There are two types of primary users in an operating system environment: root (Sudoer) users and non-root users. In addition to managing the OS’s apps, processes, and configurations, root users have complete authority over the operating system environment and can create new users. Users without root have just a little contact with an operating system.

You will eventually need to grant other non-root users more OS rights and execution authority as the root user on your Linux system. These regular OS users must advance to Sudo users for this step.

Before continuing with the article instructions, ensure your computer has root user access capabilities.

Creating a New Sudo/Sudoer User in Linux

The term “Sudo” is an abbreviation that can refer to either “superuser do” or “substitute user do.” Existing Sudoer users’ security policy related to their warranted privileges is stored in the file system’s directory path /etc/sudoers.

Executing the following command will result in the creation of a brand-new user from scratch.

sudo adduser m1

add user

The command above will create m1 as a non-root user.
The login password for this new user must then be assigned.

sudo passwd m1  

add password for new user

Option 1: Add User to Sudo Wheel Group

Sudo access and privileges are only available to wheel group members. We will use the usermod command to do the following to add user m1 to the wheel group.

sudo usermod -aG wheel m1 

With the mentioned command, “m1” is now a Sudoer user.

Option 2: Editing /etc/sudoers File

This file contains a list of every user on your network, along with their customizable access and privileges. The following instructions will show you how to change this file to turn our newly formed user into a sudoer user. First, launch your chosen command-line editor and open the file.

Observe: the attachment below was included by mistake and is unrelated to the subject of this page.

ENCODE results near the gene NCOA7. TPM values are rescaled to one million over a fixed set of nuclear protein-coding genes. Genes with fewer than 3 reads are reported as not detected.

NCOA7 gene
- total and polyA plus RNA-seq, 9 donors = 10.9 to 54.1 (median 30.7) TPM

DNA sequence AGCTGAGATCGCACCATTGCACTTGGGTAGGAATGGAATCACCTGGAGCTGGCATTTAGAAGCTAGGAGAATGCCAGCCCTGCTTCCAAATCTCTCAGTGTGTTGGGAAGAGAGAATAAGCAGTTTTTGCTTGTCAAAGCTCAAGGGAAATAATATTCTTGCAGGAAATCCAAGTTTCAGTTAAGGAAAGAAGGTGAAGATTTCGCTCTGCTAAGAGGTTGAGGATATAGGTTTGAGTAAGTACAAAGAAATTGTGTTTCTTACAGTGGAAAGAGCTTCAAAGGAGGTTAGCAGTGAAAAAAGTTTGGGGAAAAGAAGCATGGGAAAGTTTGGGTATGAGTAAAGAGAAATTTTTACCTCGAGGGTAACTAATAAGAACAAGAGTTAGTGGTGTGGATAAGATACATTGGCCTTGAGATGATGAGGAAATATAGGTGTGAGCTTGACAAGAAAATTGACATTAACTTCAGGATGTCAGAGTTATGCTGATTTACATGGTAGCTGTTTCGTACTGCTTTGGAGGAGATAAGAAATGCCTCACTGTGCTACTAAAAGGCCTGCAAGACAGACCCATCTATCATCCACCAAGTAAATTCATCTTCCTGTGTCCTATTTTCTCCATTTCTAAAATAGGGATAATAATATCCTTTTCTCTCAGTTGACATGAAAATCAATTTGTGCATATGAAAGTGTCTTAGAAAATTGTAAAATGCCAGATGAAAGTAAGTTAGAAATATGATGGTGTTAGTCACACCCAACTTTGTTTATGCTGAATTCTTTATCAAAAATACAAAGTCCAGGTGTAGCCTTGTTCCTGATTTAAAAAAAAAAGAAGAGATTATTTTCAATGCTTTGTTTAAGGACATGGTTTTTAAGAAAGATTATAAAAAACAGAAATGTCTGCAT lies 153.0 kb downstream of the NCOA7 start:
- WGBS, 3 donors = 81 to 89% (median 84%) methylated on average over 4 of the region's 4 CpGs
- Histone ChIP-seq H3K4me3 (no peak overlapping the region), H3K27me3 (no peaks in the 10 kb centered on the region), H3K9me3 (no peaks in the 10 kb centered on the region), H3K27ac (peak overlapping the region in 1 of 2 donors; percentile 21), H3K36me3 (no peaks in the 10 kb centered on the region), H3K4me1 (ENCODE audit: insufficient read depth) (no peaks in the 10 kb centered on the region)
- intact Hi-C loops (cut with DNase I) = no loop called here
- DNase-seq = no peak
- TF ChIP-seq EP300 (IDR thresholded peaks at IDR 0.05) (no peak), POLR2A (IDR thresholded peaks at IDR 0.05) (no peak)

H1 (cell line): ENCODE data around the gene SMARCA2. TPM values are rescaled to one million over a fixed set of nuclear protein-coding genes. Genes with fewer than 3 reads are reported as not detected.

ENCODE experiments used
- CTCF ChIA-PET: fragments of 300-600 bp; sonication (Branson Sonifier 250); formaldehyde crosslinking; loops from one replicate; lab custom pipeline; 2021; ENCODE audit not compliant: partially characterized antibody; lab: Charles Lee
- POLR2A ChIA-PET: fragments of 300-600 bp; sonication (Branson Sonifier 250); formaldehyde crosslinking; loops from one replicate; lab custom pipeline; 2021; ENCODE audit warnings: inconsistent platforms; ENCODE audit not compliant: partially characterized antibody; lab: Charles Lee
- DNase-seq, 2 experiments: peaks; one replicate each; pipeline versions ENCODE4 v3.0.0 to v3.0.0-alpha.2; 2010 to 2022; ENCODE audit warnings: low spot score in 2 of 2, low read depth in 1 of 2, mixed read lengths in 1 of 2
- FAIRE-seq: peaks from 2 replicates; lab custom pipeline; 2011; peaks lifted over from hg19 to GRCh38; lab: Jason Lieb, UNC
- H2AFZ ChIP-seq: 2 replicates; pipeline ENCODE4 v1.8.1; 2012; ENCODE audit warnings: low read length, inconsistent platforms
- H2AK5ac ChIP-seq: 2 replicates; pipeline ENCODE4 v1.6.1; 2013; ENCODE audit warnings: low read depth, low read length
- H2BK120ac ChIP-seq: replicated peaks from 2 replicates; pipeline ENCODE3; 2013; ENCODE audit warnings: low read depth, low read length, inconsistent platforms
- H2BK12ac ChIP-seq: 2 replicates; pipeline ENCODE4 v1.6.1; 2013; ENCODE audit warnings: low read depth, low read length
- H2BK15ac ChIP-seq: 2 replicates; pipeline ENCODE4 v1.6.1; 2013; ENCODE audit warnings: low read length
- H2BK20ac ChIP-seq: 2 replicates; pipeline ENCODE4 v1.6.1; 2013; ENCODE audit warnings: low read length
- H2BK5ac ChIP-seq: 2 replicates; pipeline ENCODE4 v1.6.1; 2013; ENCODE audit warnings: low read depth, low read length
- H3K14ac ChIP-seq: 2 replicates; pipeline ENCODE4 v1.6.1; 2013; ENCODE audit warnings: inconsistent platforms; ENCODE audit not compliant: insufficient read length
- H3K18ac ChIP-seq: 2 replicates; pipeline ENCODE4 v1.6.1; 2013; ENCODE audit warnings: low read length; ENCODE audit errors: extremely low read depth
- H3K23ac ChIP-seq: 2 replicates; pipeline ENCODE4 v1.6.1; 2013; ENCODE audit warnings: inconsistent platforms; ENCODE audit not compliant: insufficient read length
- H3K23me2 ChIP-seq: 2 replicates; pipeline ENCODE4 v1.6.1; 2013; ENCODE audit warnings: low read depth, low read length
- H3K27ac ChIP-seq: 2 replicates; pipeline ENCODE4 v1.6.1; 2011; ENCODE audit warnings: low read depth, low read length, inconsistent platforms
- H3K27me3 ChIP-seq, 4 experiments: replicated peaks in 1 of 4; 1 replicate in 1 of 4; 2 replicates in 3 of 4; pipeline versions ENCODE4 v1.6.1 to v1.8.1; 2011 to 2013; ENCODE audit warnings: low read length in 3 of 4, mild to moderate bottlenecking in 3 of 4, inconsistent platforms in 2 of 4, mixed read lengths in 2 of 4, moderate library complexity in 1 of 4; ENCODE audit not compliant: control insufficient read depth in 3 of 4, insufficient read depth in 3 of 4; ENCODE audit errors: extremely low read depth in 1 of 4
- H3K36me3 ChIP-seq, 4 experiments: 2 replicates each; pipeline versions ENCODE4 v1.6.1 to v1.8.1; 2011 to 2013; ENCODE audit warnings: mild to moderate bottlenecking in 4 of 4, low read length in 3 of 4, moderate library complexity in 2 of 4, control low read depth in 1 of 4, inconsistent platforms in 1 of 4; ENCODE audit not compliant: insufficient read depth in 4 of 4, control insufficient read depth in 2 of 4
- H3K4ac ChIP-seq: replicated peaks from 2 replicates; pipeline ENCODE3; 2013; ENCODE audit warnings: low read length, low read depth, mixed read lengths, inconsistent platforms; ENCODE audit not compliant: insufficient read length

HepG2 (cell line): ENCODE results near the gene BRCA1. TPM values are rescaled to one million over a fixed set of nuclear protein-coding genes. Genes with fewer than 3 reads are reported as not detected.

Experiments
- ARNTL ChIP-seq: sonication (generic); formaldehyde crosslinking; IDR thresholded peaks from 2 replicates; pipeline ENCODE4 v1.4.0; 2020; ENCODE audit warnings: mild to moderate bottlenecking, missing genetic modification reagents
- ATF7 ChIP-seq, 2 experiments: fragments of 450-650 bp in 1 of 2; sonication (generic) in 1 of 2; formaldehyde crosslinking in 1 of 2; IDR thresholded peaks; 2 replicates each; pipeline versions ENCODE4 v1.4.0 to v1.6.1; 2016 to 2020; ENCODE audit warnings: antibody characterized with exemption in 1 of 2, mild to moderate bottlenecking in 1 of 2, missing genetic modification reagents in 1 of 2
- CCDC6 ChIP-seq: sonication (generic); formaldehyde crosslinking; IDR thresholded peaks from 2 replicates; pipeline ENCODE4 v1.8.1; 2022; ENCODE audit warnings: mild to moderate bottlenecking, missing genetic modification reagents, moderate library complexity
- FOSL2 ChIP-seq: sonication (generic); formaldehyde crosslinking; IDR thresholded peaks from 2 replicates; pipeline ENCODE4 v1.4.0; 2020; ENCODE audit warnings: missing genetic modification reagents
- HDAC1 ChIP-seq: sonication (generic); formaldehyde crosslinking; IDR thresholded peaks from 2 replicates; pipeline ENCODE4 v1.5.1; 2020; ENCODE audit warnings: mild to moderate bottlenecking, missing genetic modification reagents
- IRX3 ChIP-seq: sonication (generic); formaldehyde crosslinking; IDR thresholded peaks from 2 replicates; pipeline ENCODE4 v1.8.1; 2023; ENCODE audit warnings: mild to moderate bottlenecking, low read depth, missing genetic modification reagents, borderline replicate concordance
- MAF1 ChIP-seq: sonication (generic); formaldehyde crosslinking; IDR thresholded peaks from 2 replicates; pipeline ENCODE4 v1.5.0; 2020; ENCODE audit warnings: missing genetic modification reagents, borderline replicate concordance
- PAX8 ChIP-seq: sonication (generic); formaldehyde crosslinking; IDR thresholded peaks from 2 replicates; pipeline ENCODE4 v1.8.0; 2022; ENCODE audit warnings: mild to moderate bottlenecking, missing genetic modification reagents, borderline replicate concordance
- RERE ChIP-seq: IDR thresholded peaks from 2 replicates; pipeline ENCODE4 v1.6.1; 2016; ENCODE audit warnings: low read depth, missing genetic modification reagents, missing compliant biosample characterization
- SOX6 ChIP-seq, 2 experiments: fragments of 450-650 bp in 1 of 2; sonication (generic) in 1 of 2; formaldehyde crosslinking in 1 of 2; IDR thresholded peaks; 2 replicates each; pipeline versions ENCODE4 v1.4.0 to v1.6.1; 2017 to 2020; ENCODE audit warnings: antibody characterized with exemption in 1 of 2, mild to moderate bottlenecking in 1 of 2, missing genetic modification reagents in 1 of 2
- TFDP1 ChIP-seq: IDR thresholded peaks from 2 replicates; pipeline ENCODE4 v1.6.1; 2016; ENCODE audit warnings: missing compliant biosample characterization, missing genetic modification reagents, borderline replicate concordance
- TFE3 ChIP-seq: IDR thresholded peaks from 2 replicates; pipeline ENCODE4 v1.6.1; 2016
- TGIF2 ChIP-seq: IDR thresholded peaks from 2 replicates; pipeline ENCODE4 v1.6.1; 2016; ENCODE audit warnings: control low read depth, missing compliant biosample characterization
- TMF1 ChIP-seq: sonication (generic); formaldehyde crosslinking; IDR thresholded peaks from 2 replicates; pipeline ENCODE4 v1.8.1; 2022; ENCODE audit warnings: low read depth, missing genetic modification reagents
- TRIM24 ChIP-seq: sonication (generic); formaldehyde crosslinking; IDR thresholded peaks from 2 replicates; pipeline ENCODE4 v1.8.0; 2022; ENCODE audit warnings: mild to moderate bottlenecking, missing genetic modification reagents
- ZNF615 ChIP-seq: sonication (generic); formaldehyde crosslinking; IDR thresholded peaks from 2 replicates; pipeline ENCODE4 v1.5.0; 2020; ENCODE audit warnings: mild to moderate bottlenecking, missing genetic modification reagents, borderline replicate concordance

sudo nano /etc/sudoers file  

To make m1 a sudoer user, we will modify the bottom of this file.
When running sudo-related terminal commands, the NOPASSWD part of the following entry will exclude the “m1″r user from having to follow any password authentication mechanism.

sudoers config file

Testing Sudoer User Access in Linux

We must verify that we did create a Sudoer account. The following commands can be used to run the first Sudoer user test.

 su m1 

sudo whoami
You can use the whoami command before changing to the new user’s home directory.

cd ~
sudo whoami

We are dealing with the root user, as the command output indicates. If nothing else, showing the items under /root should demonstrate that we are dealing with a root/sudo user. Under a non-root user profile, the contents of the /root path cannot be seen.

sudo ls -la /root  

Users with sudo/sudoer permission can access Linux OS features unavailable to non-sudo users. This user has additional authority in the OS role they were given.


The guide taught you how to add sudo permissions and users to your Rocky Linux operating system. Overall, all supported versions of Rocky Linux should be compatible with this guide, and it is advised to provide permissions to only trusted users because they will have access to sensitive files thanks to the sudo permit.